This journalist made a great discovery. Lying in my hospital bed the day after giving birth, gazing down at the baby on my breast, I thought,
"Motherhood is the greatest news story of all time and I'm going to tell it."
That was the literary birth of Family Matters, which I wrote for 10 years during Justine’s growing up.
In my first newspaper column, I wrote with all my heart about the incredible experience of giving birth, the falling in love, the passionate bonding and fierce protectiveness you feel for this beautiful baby.
I really wanted a girl. With a seven and a half year old son, I knew what it was to be immersed in boy's stuff and a part of me longed for a daughter as a confirmation of myself. What a thrill it was to have a girl! I felt so blessed. Relationships between father-daughter, father-son, mother-son and mother-daughter have their unique nature.
And the child's relationship with the same sex parent is usually the most intense. A little girl growing up needs her mother with all her being. She never gets enough of her attention, approval and adoration. She is insatiable.
A girl sees herself through her mother's eyes. She forms her identity and self-image on what is reflected there; unconditional love or rejection? Copying mummy starts at a very early age. It is quite unnerving to witness your three-year-old dressing up to look exactly like you!
Justine, now seven, wears her fine blonde hair long like me and loves to wear make-up, jewellery, heels and mummy-style suits and especially likes to carry her briefcase and mobile phone!
What a daunting responsibility this role-modelling business is! I am so aware of how much detail she absorbs about me and how I am forming her concept of womanhood for the future. I want to give her positive messages that she can be whatever she wants to be!
If identity is formed through a mother's eyes, insecurities are formed through a mother's sharp tongue! I am painfully aware of the importance of communication skills with children. Criticism, put-downs and sarcasm crush self-esteem in children who believe that every word that comes out of parents' mouths is gospel.
If mum says to her daughter "You're silly, lazy, clumsy, hopeless, a hussy, a smartie pants etc" well she believes it. Disparaging words become life-long labels. Often times, such negative words are shorthand for "I'm feeling tired and would really appreciate your help." But a child can't read between the lines. They just get stung and wounded.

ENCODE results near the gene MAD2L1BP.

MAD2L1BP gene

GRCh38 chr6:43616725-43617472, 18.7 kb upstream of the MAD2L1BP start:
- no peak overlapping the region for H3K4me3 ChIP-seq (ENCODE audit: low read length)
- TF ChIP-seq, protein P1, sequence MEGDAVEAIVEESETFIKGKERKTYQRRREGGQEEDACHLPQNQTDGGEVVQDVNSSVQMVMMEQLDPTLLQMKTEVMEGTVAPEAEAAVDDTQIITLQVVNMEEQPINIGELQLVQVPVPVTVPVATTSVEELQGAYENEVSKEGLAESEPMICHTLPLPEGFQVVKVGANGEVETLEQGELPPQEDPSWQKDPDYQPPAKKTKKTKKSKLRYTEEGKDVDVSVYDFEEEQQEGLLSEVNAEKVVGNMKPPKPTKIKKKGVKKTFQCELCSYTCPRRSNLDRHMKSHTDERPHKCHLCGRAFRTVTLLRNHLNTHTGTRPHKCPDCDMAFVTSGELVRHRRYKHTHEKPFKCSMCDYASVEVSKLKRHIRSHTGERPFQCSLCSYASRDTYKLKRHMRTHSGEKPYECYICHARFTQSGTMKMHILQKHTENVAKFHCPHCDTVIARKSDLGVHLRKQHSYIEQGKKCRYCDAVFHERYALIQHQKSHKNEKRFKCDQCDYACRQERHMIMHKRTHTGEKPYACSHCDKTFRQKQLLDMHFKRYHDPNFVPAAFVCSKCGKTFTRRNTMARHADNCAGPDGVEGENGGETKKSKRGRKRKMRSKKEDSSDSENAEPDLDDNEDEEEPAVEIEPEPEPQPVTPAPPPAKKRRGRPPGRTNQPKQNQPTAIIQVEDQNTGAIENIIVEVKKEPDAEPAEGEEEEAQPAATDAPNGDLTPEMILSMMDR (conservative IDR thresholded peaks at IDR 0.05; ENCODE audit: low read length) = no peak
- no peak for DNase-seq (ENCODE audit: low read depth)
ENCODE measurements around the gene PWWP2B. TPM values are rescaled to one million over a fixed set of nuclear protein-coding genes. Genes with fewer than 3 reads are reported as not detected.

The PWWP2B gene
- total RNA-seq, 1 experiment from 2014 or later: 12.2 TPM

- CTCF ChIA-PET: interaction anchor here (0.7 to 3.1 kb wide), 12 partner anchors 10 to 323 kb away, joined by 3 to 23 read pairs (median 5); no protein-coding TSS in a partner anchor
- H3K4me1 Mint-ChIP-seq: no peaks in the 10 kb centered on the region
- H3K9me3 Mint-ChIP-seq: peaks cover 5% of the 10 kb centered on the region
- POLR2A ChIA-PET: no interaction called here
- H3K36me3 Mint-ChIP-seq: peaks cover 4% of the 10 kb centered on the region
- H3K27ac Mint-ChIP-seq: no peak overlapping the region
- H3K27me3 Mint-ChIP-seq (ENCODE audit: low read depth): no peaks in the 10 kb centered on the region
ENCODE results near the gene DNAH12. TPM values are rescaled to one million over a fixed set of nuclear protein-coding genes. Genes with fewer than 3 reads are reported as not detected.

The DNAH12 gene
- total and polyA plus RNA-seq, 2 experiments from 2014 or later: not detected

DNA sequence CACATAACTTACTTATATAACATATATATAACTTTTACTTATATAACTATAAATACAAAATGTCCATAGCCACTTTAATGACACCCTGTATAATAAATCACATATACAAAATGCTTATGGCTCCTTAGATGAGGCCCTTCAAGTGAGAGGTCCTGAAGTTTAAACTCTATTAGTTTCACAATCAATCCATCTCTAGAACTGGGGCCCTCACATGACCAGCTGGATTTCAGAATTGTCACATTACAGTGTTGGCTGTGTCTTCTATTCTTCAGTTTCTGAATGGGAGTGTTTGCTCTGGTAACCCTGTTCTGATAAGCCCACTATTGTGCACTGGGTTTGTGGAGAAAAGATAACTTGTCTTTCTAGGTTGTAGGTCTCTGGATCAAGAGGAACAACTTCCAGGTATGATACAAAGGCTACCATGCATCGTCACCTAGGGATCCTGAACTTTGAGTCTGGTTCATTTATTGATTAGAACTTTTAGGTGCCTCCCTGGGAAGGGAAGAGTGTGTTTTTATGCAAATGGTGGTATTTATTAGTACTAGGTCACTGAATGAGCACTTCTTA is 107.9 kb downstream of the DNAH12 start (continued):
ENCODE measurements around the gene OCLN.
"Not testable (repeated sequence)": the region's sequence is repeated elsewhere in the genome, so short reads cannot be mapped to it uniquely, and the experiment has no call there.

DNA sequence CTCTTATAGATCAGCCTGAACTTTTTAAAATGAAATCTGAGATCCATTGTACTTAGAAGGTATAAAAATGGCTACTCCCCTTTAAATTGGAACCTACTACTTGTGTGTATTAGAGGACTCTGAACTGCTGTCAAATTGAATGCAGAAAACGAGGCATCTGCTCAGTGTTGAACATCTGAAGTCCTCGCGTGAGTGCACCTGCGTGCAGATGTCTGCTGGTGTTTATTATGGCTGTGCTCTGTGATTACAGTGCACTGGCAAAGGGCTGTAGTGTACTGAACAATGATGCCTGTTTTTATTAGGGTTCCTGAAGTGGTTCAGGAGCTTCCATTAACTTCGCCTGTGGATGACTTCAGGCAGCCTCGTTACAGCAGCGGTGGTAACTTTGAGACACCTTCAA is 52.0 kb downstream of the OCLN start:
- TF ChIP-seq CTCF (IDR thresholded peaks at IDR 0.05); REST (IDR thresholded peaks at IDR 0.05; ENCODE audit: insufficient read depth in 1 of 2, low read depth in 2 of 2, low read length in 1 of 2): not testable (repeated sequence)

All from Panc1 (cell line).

As for a little girl's feelings, let her have her tantrums and moods and crushes and spats without making her wrong. I have found that emotional expression is a basic human need. It keeps us healthy and problems are resolved in the clarity of that release.
As mums we need to listen, respect and validate our kids and resist the temptation to preach and lecture; having the courage to allow the growing child to form her own ideas and values, based on our clear example and intelligent discussion of issues. Sexuality is a major responsibility. Mothers please discuss sexuality and relationships with your daughters.
I believe there are three keys to a teenage girl taking control of her sexuality and having the self-respect to be discerning; that is knowledge, healthy self-esteem and boundaries and a loving relationship with her mother and father.
She won't go desperately looking for love from an assortment of guys if she's getting affection, nurturing and support within the home.
And finally there's the cruellest cut of all for mums who cherish their daughters; the art of letting go. Mothers have to allow their daughters to grow up and blossom into young women. It is the natural process of individuation to be gently assisted, not resisted.
Releasing the beautiful young woman to make her way in the adult world can be extremely painful for both parents. But if you love her you'll let her go and let her grow. And you will replace the parent-child relationship with an equal, adult friendship.
Mothers and daughters. The bond is intense and the relationship is a precious gift for life.